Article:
EE said it will take Ofcom to court if the regulator doesn’t reverse a decision to set a spectrum cap on upcoming 4G and 5G auctions, a move which was backed by O2 UK.
Ofcom in July announced plans to impose a cap of 340MHz on all UK operators for spectrum expected to be usable by 2020 in an attempt to reduce the share held by EE, the country’s largest asset holder, and its parent company BT.
At the time, O2 UK and 3 UK said the measure fell short, while EE believed it was unnecessary.
Earlier this month 3 prepared to launch a legal challenge against Ofcom’s rules, which it said failed to address competition concerns.
3 is a long-term critic of the division of spectrum in the UK, and threatened action if Ofcom failed to address the market dominance of BT and Vodafone with its auction rules.
As the UK’s auctions for 4G and 5G spectrum were scheduled to be held by the end of 2017, legal action would significantly delay the allocation process.
While EE accepted Ofcom’s cap for 4G, the operator wants to be able to take part in the auction for the most up-to-date 5G spectrum.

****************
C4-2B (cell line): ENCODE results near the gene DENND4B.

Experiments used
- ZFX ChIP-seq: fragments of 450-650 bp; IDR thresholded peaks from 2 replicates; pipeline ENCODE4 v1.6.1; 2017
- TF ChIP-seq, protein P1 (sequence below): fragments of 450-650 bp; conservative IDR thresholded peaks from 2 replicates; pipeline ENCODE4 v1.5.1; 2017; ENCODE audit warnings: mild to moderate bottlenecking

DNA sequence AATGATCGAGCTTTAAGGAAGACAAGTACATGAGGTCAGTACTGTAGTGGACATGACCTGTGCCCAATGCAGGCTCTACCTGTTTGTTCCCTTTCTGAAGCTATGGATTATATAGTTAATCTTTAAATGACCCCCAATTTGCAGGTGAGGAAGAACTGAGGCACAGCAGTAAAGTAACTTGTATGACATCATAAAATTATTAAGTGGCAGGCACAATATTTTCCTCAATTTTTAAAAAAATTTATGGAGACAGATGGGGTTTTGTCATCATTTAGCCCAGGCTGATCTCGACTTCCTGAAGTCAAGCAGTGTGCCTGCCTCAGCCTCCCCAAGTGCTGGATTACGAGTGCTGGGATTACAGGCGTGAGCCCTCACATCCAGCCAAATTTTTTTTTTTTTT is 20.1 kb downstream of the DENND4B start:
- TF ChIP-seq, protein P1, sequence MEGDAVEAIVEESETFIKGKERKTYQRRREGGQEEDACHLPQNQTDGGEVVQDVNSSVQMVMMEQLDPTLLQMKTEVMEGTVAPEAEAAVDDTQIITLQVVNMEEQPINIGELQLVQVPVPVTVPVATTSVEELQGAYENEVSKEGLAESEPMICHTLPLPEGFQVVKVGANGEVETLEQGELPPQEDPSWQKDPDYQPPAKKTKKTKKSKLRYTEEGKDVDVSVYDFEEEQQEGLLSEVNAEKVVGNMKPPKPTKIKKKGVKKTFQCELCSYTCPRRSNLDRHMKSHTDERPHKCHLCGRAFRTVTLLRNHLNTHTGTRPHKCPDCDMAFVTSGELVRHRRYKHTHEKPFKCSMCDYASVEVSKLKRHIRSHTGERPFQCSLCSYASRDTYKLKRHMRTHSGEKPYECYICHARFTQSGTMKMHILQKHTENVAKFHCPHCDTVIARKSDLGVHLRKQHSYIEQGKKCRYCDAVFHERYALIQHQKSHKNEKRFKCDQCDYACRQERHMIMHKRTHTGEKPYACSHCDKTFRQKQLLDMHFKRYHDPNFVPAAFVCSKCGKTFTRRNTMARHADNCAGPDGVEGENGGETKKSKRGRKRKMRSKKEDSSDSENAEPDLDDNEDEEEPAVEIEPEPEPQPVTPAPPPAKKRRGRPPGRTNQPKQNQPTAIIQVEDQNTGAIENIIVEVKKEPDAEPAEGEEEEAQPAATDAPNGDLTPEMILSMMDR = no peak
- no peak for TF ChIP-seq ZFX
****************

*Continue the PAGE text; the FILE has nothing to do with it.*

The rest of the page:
An EE company representative said: “In response to 3’s action, we have made the difficult decision to challenge the proposed structure of the next auction of mobile spectrum. We need to protect our customers’ mobile experience, and help build the platform for the UK to have the highest quality 5G networks.”
According to Financial Times, Ofcom said any legal action puts the future of mobile data at risk by potentially delaying the issue of new spectrum and airwaves. The regulator warned of a potential knock-on effect on the rollout of 5G services, which have already been held up by 3’s attempted acquisition of O2, owned by Telefonica.
Meanwhile, O2 CEO Mark Evans said 3’s “legal action will inevitably cause delay to the auction and gives no thought to the impact and harm this will have to UK customers, companies and economic growth.”
In a statement, Evans said he believes any litigation must be swiftly dealt with, and Ofcom should press on with its auction plans “either on a permanent or temporary basis” to enable “spectrum to be used whilst a potentially protracted legal process in relation to the 3.4GHz spectrum is contested.”
“This country desperately needs more mobile airwaves. It is possible to hold the 2.3GHz auction now and grant immediate access to the newly-available spectrum. Ofcom can and must act,” he added.
According to GSMA Intelligence, EE led the UK market with a 32 per cent market share in Q2 2017, followed by O2 (30 per cent), Vodafone (24 per cent) and 3 (13 per cent).